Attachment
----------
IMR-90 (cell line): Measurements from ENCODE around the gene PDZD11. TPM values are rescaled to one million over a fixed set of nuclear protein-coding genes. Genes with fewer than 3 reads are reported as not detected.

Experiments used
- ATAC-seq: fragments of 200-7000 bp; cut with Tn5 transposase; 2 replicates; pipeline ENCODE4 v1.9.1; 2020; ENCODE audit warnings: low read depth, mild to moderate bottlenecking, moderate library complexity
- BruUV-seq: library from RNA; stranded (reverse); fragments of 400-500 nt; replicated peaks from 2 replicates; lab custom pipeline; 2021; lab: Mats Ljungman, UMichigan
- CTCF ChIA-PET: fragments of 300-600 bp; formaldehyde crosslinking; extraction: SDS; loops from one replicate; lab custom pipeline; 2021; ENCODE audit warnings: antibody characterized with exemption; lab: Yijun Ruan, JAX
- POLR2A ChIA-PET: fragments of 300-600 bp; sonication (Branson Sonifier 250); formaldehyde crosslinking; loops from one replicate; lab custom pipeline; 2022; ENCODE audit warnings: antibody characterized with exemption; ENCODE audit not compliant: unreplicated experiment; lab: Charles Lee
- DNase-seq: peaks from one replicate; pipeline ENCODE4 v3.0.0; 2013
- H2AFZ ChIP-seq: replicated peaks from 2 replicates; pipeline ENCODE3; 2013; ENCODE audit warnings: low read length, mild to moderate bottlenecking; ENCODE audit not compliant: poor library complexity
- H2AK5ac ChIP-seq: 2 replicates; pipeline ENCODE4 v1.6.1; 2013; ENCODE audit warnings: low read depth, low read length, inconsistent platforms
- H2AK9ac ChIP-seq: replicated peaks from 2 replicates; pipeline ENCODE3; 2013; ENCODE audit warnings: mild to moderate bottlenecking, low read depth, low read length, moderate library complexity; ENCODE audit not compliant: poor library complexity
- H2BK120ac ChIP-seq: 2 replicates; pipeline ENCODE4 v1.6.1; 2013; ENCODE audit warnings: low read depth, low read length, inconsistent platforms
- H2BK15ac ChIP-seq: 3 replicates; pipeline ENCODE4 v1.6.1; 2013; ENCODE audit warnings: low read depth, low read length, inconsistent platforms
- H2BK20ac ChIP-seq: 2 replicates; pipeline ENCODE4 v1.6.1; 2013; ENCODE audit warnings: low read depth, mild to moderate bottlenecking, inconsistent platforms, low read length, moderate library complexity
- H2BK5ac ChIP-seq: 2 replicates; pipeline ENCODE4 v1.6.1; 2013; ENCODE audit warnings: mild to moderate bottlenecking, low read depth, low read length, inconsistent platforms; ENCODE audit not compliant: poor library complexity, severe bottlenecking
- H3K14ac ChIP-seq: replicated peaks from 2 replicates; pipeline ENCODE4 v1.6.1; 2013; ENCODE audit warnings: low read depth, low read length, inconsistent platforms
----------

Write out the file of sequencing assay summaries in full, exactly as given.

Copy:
IMR-90 (cell line): Measurements from ENCODE around the gene PDZD11. TPM values are rescaled to one million over a fixed set of nuclear protein-coding genes. Genes with fewer than 3 reads are reported as not detected.

Experiments used
- ATAC-seq: fragments of 200-7000 bp; cut with Tn5 transposase; 2 replicates; pipeline ENCODE4 v1.9.1; 2020; ENCODE audit warnings: low read depth, mild to moderate bottlenecking, moderate library complexity
- BruUV-seq: library from RNA; stranded (reverse); fragments of 400-500 nt; replicated peaks from 2 replicates; lab custom pipeline; 2021; lab: Mats Ljungman, UMichigan
- CTCF ChIA-PET: fragments of 300-600 bp; formaldehyde crosslinking; extraction: SDS; loops from one replicate; lab custom pipeline; 2021; ENCODE audit warnings: antibody characterized with exemption; lab: Yijun Ruan, JAX
- POLR2A ChIA-PET: fragments of 300-600 bp; sonication (Branson Sonifier 250); formaldehyde crosslinking; loops from one replicate; lab custom pipeline; 2022; ENCODE audit warnings: antibody characterized with exemption; ENCODE audit not compliant: unreplicated experiment; lab: Charles Lee
- DNase-seq: peaks from one replicate; pipeline ENCODE4 v3.0.0; 2013
- H2AFZ ChIP-seq: replicated peaks from 2 replicates; pipeline ENCODE3; 2013; ENCODE audit warnings: low read length, mild to moderate bottlenecking; ENCODE audit not compliant: poor library complexity
- H2AK5ac ChIP-seq: 2 replicates; pipeline ENCODE4 v1.6.1; 2013; ENCODE audit warnings: low read depth, low read length, inconsistent platforms
- H2AK9ac ChIP-seq: replicated peaks from 2 replicates; pipeline ENCODE3; 2013; ENCODE audit warnings: mild to moderate bottlenecking, low read depth, low read length, moderate library complexity; ENCODE audit not compliant: poor library complexity
- H2BK120ac ChIP-seq: 2 replicates; pipeline ENCODE4 v1.6.1; 2013; ENCODE audit warnings: low read depth, low read length, inconsistent platforms
- H2BK15ac ChIP-seq: 3 replicates; pipeline ENCODE4 v1.6.1; 2013; ENCODE audit warnings: low read depth, low read length, inconsistent platforms
- H2BK20ac ChIP-seq: 2 replicates; pipeline ENCODE4 v1.6.1; 2013; ENCODE audit warnings: low read depth, mild to moderate bottlenecking, inconsistent platforms, low read length, moderate library complexity
- H2BK5ac ChIP-seq: 2 replicates; pipeline ENCODE4 v1.6.1; 2013; ENCODE audit warnings: mild to moderate bottlenecking, low read depth, low read length, inconsistent platforms; ENCODE audit not compliant: poor library complexity, severe bottlenecking
- H3K14ac ChIP-seq: replicated peaks from 2 replicates; pipeline ENCODE4 v1.6.1; 2013; ENCODE audit warnings: low read depth, low read length, inconsistent platforms